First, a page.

• 0

    FruitsBasketFan

    Every poll is different and this one shows that both parties are just as equally viewed negatively (though, Democrates have only a 2% advantage compared to Republicans....not much)

    http://www.gallup.com/poll/151628/Congress-Ends-2011-Record-Low-Approval.aspx

  • 0

    Laguna

    Sailwind, how much is lost to HMO fraud? And, considering that the majority of HMO profitability is due to management of government programs, particularly Medicaid, how much of Medicare fraud due to HMO management? Why is the taxpayer liable for investigating and prosecuting HMO fraud? Why do HMOs maintain multi-million dollar lobbying organizations to support the status quo? Fraud in Medicare is made public, unlike that in private companies, and yet Medicare still manages to provide medical care to a greater number of people than almost any HMO. How could that be?

    Agreed wholeheartedly that the medical system in the US needs a complete makeover, but facts simply disprove that private insurance suppliers are superior to a public option simply because they are private.

  • 0

    Madverts

    Ah.

    Lemming season.

    May the best man leap last.

  • 0

    lostrune2

    Those Iowans are crazy! There's already been 7 lead-changes since the survey polls started last year! That's a lot of flip-flops! Look how fast and how far down many hath fallen after reaching the peaks. It's like a game of last man standing!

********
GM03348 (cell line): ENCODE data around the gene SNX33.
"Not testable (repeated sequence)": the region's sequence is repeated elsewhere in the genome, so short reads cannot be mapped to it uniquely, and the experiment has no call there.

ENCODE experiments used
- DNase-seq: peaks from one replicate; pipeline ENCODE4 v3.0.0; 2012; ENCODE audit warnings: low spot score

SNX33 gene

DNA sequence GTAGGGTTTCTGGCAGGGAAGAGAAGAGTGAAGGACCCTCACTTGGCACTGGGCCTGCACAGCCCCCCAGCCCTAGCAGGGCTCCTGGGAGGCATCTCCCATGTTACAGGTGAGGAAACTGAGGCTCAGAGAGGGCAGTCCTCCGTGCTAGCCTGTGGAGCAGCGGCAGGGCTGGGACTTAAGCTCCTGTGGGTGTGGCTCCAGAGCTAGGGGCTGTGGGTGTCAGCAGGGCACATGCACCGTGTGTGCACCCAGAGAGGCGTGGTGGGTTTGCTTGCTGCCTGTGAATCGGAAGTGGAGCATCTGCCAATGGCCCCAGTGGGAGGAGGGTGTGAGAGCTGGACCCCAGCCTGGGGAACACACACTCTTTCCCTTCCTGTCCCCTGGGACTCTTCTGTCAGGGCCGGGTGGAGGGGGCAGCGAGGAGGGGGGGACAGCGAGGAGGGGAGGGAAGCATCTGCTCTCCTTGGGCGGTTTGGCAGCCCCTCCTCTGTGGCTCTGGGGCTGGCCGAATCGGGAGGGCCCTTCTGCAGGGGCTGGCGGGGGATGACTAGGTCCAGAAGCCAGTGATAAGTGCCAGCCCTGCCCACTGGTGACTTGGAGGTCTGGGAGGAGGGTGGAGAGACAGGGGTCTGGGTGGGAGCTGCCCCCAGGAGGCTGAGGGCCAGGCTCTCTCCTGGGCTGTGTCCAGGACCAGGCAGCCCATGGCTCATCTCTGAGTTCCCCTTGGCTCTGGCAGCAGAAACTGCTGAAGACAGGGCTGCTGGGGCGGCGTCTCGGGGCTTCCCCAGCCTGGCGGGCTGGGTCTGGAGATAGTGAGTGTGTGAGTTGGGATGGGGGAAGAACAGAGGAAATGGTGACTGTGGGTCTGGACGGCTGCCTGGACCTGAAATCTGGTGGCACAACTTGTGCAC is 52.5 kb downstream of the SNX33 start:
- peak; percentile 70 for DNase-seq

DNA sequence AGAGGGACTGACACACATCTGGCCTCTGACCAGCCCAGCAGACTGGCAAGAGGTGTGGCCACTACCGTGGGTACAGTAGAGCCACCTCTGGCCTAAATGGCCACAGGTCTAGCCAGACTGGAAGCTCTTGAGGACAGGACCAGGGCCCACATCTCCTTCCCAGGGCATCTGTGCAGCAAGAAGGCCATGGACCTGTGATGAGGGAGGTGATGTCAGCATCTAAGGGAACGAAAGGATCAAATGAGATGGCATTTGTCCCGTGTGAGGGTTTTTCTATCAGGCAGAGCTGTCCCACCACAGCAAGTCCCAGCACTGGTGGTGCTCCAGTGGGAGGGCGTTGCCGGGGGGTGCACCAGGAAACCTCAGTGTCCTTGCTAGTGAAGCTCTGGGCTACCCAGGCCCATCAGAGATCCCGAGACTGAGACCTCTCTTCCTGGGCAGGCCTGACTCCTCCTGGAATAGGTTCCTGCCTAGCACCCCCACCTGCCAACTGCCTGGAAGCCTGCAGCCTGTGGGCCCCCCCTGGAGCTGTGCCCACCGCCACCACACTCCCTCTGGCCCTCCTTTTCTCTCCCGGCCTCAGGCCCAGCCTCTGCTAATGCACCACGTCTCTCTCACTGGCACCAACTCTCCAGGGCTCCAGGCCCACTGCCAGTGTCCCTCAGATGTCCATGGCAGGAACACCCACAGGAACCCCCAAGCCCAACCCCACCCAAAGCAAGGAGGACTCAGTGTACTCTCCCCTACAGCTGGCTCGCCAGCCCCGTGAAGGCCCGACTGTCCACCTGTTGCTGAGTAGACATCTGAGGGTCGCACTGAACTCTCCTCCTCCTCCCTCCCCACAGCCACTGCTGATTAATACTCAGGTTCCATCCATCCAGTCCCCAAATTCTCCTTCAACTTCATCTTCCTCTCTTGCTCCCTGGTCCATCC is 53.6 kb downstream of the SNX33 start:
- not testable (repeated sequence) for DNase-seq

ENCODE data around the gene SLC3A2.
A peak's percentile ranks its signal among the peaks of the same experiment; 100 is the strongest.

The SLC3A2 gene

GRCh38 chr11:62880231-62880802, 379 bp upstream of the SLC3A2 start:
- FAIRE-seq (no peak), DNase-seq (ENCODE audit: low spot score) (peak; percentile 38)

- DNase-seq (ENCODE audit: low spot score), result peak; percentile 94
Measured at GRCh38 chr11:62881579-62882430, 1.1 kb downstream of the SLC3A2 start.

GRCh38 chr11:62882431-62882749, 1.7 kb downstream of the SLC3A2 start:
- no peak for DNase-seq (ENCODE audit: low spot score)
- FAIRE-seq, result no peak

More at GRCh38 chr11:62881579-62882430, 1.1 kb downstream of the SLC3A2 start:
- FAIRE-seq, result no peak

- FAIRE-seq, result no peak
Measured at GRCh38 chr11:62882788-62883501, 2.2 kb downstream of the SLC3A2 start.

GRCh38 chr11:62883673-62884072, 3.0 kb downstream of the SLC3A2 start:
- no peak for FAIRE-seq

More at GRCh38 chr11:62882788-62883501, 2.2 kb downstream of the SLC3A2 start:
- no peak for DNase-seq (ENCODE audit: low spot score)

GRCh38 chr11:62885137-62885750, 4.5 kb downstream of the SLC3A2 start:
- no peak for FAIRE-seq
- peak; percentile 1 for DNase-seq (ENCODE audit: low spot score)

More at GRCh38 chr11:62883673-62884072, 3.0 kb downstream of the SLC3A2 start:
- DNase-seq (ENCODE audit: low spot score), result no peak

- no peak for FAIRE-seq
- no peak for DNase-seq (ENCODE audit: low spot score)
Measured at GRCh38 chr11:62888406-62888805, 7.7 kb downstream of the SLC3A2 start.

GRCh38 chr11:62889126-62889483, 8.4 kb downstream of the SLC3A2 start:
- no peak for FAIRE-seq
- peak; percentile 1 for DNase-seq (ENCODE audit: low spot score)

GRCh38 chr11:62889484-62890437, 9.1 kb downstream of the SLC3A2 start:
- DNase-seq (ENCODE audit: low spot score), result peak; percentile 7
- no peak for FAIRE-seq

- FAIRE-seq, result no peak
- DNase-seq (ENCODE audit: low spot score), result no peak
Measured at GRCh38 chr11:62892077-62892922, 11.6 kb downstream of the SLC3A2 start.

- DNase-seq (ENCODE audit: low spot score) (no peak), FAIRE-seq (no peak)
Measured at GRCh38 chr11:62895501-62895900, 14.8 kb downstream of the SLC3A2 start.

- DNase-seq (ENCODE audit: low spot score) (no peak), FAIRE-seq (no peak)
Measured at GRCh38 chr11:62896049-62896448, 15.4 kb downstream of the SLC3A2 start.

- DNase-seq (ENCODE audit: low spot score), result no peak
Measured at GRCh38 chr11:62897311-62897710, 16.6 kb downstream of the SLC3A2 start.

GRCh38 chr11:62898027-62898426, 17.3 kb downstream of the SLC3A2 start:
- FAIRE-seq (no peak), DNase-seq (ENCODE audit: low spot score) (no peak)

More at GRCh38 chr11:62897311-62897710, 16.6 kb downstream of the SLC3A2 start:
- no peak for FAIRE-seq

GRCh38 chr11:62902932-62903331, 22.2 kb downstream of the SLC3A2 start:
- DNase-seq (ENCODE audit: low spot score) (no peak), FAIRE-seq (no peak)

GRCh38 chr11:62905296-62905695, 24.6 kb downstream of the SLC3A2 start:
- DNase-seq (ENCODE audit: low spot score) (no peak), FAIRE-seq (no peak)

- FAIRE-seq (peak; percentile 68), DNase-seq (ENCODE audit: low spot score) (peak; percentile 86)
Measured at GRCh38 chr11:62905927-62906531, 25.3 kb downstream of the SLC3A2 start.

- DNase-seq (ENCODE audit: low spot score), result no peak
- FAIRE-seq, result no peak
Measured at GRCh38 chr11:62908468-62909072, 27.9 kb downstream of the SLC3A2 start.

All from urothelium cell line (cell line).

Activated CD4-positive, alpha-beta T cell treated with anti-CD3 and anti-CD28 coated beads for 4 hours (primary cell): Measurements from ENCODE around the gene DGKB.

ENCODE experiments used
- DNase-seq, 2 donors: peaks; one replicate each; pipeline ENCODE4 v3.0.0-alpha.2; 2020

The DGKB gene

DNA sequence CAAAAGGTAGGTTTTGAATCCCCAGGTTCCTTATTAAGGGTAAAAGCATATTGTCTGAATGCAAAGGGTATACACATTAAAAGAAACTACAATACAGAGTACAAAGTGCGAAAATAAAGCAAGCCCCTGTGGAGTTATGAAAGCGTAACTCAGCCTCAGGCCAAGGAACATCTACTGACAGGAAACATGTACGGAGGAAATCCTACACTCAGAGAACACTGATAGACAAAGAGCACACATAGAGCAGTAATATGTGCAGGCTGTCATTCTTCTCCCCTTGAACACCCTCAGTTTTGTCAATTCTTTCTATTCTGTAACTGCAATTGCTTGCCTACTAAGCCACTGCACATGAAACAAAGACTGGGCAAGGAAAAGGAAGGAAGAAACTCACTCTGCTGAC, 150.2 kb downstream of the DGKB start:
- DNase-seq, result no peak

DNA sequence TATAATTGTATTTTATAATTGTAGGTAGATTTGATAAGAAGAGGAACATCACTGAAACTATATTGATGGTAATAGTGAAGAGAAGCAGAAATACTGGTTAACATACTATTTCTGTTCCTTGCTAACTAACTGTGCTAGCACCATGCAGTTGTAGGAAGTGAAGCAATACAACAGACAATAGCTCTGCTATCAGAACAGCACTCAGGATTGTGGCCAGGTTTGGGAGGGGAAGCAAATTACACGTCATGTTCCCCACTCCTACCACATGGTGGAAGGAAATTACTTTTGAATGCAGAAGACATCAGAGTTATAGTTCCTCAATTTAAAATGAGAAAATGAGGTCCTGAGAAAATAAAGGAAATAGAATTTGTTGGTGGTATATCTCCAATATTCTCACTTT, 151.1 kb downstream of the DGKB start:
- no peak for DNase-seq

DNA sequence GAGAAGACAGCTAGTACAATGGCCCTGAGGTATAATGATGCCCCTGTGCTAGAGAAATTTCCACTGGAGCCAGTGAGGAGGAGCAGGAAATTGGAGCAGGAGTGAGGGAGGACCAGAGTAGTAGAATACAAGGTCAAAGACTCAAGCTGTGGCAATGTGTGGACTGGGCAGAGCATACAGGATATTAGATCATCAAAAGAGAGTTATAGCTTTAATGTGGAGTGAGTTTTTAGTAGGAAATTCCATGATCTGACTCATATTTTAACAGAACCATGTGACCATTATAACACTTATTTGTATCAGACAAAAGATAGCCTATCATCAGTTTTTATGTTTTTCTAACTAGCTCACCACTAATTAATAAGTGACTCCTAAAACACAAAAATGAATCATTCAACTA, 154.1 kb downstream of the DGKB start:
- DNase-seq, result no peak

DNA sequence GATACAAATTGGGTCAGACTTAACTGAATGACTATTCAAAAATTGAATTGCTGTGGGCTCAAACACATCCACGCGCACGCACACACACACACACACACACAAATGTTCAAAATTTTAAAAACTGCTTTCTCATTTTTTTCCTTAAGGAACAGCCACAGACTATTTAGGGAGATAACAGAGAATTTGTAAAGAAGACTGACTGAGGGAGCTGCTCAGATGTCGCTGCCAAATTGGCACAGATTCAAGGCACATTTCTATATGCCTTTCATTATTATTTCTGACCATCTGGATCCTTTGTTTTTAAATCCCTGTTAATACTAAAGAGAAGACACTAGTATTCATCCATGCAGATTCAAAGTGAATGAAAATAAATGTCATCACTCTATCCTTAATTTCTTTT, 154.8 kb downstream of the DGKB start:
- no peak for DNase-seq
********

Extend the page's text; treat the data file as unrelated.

Yet in the end, despite all that posturing, it seems they'll settle with the same establishment candidates, instead of outsiders who'll rock the boat.

    And it's not about # of Republicans vs # of Democrats anymore. The new kingmakers are the Independents - their # is the highest it's ever been. Nowadays, 1/3 of Americans consider themselves Independents, while 1/3 Republicans, and 1/3 Democrats. So they're as big as either Party now.

  • 1

    Sheriff Yilmaz

    About republican candidates: After Obama, just when I think the US political cesspool cannot produce other vermin, more disgusting ones crawl out.

    Just check out some campaign pledges of these homo sapiens:

    Herman Cain (discontinued): "There's one other thing that we could do. We could deploy our ballistic missile defense capable war ships."

    Newt Gingrich: "First of all, as maximum covert operations-- to block and disrupt the Iranian program including taking out their scientists... All of it covertly, all of it deniable."

    Rick Perry: "One of the options is to have a no-fly zone over Syria at the same time you're putting those types of sanctions against Iran."

    Mitt Romney: "Finally, the president should have built [a] credible threat of military action, and made it very clear that the United States of America is willing, in the final analysis, if necessary, to take military action."

    Santorum: "I proposed exactly the things that Herman and Mitt Romney suggested, which was to give money to the rebel forces."